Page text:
I seem to be on an incredible reading streak these days and I wanted to share a few thoughts here. I'm often hesitant to write about actual books on this blog and far more comfortable discussing the experience of reading. So many times I have thought that I only want to write about books I have loved fiercely but there are many more books I read and appreciate for their craft or intention, and I'd love to be able to 'talk' through them. So, it seems a constant evolution, deciding how I want to write about books here and I hope you'll bear with me as I experiment.
by Ilie Ruby
For me, a magical read, the kind of book I am drawn to more and more lately, where the line between what is real and what isn't is ever-so-slightly blurred. Reality has a strange way of floating through this book and every line is more beautiful than the last. I was drawn to this story about mothers, daughters, and the salty ocean that binds them.
A story of first love, with such a distinctly quirky and loveable voice. This book paid such amazing attention to detail, to every tender or strange or annoying or magical moment between two people who find one another and save one another from an often cruel world. I felt safe in Rowell's hands, in the presence of the purest, most innocent, truest form of love. The entire book felt like crawling into the space of someone else's giant, accepting heart. It's a book I will remember always.
by Herman Koch
And from there I fell into such an incredibly different book with an entirely new set of rules, it's bizarre to tuck it neatly below the other two. It's hard for me to say that I like this book but equally hard for me to say I don't like it. Basically, I can't stop thinking about it.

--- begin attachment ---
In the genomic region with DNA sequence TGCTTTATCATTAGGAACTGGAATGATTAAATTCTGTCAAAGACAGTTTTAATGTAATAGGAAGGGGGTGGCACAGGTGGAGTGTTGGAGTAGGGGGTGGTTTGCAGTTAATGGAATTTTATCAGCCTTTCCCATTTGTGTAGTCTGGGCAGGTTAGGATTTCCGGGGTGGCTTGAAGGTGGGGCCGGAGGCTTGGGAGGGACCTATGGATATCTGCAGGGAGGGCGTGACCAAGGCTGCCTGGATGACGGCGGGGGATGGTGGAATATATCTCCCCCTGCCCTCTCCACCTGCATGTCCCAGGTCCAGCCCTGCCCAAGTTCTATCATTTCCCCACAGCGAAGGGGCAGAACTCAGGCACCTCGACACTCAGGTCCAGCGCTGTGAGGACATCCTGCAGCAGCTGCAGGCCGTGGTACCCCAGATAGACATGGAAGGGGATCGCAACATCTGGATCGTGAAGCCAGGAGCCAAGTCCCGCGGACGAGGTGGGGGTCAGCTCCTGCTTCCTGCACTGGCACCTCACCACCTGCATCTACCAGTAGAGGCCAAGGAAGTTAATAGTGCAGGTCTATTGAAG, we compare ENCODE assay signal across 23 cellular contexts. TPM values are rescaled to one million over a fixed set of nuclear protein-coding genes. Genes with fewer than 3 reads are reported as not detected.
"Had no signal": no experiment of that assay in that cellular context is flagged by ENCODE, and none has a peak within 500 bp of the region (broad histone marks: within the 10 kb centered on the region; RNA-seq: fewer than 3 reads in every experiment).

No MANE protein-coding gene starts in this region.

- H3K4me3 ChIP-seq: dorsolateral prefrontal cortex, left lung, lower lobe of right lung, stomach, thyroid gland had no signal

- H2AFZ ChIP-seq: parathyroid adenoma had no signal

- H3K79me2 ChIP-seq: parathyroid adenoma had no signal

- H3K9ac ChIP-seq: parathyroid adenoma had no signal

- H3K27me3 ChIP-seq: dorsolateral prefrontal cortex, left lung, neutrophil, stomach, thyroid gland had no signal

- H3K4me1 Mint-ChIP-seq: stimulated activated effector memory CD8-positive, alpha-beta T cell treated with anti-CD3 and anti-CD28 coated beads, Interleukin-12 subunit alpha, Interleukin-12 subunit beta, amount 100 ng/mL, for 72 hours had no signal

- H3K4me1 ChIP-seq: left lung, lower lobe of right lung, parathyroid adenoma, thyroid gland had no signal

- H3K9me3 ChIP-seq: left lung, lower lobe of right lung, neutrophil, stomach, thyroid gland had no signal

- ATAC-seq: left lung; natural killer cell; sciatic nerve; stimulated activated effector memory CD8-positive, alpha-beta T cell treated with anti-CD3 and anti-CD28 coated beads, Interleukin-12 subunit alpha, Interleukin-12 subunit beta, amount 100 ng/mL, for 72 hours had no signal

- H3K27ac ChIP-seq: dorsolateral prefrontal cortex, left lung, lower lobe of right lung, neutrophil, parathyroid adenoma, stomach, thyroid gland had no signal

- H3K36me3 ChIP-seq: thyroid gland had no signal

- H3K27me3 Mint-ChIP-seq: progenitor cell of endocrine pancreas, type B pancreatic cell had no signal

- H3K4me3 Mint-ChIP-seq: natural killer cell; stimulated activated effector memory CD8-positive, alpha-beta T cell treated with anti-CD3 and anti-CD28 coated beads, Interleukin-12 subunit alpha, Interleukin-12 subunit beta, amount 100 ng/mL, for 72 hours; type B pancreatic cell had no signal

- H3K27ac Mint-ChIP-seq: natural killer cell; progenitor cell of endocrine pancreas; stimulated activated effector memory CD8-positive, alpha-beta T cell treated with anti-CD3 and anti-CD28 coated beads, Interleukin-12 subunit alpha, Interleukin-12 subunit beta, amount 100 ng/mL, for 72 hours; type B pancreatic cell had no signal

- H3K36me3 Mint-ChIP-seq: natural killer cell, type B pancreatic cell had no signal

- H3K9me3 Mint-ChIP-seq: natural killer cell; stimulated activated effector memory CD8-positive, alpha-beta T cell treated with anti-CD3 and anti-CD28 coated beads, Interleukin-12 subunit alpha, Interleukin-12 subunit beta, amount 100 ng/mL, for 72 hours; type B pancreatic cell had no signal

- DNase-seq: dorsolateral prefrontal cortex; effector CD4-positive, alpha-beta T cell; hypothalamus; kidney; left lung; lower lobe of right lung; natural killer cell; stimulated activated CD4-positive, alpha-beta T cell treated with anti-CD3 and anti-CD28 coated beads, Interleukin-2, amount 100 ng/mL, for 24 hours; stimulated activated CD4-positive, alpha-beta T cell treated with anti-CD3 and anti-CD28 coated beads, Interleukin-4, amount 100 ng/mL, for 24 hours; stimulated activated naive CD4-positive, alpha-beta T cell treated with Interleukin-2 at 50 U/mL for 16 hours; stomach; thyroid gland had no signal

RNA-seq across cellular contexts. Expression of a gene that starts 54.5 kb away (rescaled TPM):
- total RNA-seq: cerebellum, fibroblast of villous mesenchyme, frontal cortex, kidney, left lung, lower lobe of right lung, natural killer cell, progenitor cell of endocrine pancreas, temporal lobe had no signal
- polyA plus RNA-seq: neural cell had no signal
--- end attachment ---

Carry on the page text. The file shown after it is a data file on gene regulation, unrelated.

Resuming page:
I went into it knowing nothing about the plot and I think, if you decide to pick it up, I would recommend you go into it the same way. I was really impressed with the unraveling (like a runaway ball of yarn or even toilet paper let loose) of this book. I thought it more of an amazing study of how to write satire, or deal with an unreliable narrator, or write about chilling events. It's dark, disturbing, cynical, and written in such an intentionally lighthearted manner interspersed with moments of severe, aggressive snarling. I don't think it's for everyone, but, then again, with the success of Gillian Flynn's Gone Girl this year, I wonder if there is a broader appeal for the absolutely despicable character than I think. The kind of character made all the more haunting and strange and unsettling for the small moments we connect, empathize, or understand him. Maybe I'm new to this genre, maybe it is so far out of my comfort zone I don't know quite how to deal with it, but I found this book to be quite powerful.
What are you reading?